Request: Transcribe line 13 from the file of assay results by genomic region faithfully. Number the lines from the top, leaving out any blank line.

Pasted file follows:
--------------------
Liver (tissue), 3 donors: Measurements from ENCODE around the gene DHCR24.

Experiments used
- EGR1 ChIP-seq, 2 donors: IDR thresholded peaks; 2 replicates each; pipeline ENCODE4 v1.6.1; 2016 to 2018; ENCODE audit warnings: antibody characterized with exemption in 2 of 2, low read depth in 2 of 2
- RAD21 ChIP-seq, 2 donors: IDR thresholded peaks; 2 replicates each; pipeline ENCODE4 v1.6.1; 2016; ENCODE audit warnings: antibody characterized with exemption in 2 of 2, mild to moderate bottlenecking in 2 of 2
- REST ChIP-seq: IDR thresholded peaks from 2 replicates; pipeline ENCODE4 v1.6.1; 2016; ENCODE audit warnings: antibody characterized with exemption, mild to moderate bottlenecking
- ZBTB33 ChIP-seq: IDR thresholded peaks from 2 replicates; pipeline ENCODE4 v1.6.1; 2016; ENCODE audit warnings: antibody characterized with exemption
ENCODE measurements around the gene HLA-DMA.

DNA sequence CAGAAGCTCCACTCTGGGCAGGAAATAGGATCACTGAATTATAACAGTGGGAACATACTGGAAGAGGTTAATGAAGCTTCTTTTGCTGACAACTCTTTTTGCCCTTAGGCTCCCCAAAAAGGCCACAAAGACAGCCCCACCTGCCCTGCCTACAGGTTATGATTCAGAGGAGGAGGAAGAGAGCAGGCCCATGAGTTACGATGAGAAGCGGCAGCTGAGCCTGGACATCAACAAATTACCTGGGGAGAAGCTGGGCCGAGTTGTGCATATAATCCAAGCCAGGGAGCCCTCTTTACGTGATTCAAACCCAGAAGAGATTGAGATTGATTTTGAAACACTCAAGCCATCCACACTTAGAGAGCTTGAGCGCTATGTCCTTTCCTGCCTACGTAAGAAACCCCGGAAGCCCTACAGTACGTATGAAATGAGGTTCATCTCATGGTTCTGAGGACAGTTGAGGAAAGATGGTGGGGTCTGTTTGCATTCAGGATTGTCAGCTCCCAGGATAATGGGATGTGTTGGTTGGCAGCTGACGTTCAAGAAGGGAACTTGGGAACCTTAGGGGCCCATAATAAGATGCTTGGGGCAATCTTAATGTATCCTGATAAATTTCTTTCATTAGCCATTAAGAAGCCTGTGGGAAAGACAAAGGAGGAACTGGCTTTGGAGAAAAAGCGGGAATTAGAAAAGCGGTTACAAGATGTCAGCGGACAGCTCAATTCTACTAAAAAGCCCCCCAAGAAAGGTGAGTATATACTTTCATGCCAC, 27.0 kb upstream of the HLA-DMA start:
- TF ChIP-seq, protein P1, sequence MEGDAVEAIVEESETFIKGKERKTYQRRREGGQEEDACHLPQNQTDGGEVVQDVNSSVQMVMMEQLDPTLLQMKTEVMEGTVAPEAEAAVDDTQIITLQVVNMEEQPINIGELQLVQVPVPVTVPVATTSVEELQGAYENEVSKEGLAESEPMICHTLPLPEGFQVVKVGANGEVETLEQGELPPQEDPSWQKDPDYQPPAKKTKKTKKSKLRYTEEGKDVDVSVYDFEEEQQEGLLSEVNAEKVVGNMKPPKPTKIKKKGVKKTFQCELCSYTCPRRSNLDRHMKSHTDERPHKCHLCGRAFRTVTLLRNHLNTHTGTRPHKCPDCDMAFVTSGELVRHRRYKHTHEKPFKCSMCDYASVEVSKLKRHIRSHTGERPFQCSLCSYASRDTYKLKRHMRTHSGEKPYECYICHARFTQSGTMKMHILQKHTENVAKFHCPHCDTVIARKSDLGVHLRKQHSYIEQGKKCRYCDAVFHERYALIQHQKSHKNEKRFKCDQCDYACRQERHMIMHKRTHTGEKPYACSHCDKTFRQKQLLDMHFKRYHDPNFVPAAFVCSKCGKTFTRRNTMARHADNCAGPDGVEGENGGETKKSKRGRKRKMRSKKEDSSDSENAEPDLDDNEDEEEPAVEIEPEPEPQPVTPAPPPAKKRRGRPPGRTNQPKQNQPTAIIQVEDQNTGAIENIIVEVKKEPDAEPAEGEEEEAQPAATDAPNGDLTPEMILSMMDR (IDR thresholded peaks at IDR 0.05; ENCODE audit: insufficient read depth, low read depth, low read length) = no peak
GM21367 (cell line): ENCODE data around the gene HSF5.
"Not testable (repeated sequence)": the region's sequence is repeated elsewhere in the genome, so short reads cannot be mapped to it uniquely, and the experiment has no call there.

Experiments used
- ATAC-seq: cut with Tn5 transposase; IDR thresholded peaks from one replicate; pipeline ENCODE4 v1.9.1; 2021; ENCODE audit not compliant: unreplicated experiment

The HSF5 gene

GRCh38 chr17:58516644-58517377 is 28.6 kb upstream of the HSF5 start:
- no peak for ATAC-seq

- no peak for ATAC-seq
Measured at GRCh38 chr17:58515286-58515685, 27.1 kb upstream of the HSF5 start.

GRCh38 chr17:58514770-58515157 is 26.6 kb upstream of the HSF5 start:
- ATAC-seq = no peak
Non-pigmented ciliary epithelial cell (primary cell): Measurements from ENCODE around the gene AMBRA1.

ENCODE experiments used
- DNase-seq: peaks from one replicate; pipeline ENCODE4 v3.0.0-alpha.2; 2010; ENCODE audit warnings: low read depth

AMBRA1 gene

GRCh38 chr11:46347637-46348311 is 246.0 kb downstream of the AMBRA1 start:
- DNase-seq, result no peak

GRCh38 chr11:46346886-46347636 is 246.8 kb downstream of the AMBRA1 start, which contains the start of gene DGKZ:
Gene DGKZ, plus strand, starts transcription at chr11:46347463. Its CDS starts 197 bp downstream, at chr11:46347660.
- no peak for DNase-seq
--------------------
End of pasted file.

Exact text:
- ATAC-seq: cut with Tn5 transposase; IDR thresholded peaks from one replicate; pipeline ENCODE4 v1.9.1; 2021; ENCODE audit not compliant: unreplicated experiment